An ethnographic history of the impact of oil development on the native people of Alaska's North Slope
The Inupiat of Arctic Alaska
This ethnographic study is based on research that spans thirty years - from 1959 to 1989. The significance of the study is not limited to Alaska or to the Arctic. It extends to all regions of the world where development is taking place.
Although we tend to think of Third World countries as most dramatically caught up in 'development,' western nations are also undergoing dramatic change that involve many of the same dislocation of human populations, reallocation of resources, opportunities, and environment degradation.
New technology associated with National Defense efforts in Arctic countries raise additional concerns for native populations. In the 1960s, a large public outcry opposed Project Chariot's proposed atomic blast at Cape Thompson, located a few miles from the Eskimo village of Point Hope. In the 1970s, nuclear bomb tests conducted by China resulted in an eight-fold increase in radioactive pollution of Alaska lichens, affecting the caribou that ate them, and a year later, the Inupiat subsistence hunters. And the stories continue...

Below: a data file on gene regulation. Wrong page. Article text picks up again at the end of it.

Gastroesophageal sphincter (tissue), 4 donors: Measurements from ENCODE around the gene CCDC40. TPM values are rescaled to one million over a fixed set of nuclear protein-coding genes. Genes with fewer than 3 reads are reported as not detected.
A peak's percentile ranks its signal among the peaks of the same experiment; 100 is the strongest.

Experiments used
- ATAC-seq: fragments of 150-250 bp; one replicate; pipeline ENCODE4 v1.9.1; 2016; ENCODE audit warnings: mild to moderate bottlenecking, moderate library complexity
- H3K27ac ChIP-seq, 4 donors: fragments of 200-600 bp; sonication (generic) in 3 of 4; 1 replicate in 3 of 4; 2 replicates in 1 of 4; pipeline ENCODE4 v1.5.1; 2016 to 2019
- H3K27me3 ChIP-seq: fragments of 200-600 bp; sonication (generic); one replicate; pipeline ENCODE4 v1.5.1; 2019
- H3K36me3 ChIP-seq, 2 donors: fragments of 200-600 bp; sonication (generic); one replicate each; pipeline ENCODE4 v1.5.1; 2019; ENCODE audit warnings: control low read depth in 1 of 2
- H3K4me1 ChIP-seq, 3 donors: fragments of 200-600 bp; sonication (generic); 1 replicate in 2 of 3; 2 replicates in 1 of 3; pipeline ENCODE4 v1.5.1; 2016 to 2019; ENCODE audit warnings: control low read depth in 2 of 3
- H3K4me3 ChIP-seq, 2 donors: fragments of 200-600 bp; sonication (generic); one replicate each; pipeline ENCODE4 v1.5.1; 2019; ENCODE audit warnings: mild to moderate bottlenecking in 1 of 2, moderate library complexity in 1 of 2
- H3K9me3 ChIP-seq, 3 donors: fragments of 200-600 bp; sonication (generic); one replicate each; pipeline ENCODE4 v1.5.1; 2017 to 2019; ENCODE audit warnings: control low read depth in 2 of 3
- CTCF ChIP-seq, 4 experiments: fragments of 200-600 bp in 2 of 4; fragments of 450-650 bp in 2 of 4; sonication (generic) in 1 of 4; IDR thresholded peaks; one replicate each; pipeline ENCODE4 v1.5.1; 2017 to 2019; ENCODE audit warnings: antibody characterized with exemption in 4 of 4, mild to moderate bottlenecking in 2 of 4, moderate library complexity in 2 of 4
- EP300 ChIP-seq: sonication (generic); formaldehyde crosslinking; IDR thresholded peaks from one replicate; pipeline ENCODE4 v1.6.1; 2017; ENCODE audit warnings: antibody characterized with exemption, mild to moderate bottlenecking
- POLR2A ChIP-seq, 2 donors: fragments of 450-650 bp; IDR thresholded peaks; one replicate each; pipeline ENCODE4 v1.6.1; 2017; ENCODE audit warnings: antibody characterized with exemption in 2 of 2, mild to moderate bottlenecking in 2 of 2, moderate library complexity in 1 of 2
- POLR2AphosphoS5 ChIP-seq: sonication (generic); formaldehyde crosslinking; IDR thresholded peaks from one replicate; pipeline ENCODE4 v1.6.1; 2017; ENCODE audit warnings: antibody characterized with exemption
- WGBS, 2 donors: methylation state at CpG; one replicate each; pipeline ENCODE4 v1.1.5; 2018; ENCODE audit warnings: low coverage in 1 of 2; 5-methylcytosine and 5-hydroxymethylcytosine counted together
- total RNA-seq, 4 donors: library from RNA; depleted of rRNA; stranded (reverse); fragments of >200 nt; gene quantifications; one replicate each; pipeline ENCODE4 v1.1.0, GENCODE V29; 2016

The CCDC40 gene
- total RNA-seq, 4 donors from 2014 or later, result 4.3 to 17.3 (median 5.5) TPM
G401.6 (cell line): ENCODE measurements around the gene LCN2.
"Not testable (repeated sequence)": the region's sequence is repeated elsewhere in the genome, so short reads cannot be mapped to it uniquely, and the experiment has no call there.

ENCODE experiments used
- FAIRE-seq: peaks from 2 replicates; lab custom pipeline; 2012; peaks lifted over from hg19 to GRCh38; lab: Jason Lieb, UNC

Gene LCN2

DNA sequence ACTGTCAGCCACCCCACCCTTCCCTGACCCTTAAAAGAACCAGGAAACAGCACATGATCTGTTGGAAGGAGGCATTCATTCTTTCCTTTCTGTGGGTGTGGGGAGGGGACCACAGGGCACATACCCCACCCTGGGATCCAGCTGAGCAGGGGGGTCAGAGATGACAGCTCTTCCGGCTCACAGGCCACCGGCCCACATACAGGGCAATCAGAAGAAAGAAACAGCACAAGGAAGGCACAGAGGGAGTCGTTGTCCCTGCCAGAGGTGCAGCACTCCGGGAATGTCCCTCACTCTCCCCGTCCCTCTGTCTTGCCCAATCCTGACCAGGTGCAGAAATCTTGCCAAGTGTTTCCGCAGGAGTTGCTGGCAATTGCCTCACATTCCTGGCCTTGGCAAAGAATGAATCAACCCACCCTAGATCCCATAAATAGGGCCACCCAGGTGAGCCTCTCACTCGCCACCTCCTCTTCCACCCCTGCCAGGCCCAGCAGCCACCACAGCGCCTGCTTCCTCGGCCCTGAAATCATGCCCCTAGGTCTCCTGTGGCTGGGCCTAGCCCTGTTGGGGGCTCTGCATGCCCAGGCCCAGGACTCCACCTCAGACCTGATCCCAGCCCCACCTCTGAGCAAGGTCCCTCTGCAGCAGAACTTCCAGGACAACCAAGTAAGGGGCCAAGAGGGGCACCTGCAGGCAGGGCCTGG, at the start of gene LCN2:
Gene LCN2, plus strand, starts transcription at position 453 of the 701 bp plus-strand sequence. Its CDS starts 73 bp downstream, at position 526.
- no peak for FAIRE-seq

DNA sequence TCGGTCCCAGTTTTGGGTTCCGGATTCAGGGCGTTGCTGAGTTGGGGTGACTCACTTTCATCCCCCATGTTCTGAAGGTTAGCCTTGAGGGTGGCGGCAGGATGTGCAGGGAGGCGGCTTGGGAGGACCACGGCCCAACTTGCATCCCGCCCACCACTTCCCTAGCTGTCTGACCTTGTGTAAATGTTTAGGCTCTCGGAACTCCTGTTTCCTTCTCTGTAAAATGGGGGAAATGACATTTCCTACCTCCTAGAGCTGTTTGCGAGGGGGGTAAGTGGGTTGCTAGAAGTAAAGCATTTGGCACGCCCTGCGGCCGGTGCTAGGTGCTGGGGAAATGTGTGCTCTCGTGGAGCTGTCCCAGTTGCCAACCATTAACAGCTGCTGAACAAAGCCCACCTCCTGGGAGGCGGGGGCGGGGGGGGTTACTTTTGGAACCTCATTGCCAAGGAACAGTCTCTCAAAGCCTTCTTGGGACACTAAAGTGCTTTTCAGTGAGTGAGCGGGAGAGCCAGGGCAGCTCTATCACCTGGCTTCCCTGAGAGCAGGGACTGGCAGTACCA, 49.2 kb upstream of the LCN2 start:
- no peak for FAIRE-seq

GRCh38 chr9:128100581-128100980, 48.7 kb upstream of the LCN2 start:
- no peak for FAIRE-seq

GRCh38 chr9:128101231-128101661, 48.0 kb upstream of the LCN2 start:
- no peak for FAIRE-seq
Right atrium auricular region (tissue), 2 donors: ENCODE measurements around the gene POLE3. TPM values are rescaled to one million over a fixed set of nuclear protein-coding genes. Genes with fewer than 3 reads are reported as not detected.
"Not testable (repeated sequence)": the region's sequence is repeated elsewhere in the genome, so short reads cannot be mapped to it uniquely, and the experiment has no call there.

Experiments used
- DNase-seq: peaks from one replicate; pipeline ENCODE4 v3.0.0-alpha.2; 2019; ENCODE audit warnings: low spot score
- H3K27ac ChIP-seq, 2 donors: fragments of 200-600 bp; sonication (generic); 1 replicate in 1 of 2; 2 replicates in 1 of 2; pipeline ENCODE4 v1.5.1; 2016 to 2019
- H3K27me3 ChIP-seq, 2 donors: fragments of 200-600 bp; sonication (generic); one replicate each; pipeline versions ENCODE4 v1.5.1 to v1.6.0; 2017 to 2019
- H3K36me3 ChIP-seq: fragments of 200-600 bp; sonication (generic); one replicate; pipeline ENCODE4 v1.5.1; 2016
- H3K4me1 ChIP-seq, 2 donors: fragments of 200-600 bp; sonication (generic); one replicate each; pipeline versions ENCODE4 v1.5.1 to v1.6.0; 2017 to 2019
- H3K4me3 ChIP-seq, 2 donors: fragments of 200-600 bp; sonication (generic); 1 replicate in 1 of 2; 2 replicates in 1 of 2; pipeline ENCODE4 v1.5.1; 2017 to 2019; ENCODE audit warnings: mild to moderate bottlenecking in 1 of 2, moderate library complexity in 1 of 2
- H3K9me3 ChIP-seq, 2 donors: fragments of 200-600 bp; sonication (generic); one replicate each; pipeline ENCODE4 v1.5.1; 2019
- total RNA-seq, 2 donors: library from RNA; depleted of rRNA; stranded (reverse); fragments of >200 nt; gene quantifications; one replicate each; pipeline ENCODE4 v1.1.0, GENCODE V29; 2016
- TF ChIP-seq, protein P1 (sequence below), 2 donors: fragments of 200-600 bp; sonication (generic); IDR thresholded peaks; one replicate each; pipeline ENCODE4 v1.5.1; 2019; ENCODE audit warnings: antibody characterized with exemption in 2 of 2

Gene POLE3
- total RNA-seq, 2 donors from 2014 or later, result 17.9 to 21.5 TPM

These are but a few of the issues that are forcing the peoples of the world to re-conceptualize the relationship between their societies - North and South, East and West- and the utilization of nature.
"One day an 'avingaq' decided to venture outside of his hole and assess the rest of the world. When he stood up on his hind legs, lo and behold, to his surprise, he was able to reach the heavens! When he reached down, he felt the ground. When he reached in all directions, he was able to touch the limits of the world. He concluded that he was the largest person on the face of the earth."
"In reality, the poor mouse has surfaced from his hole in the ground into an old Inupiaq boot sole turned upside down! The top of his heaven was the sole of the 'atungak' and the outer limits of his world were the sides of the 'atungak.'"
Edna Ahgeak MacLean, Inupiaq
"Like the avingaq mouse, we too need to reevaluate our relation to the world around us. Today, nature is largely viewed as a commodity among other commodities to be protected as long as it doesn't impede the achievement of material fulfillment or national defense. Underlying this message is the view that once nature is controlled by science, it becomes an object of human satisfaction. If one holds such a belief, the only remaining question is how effective science can be in supplying us with these satisfactions."
"Yet, the problem of supply is not meaningful in and of itself. It only becomes so when seen in relation to demand and need. Hence, two major problems facing the world today - one concerned with the formidable unequal distribution of productive wealth among the world's peoples; and the other with environmental deterioration - are conjoined. In seeking a resolution of these problems we face the ultimate challenge of development."
Norman Chance, author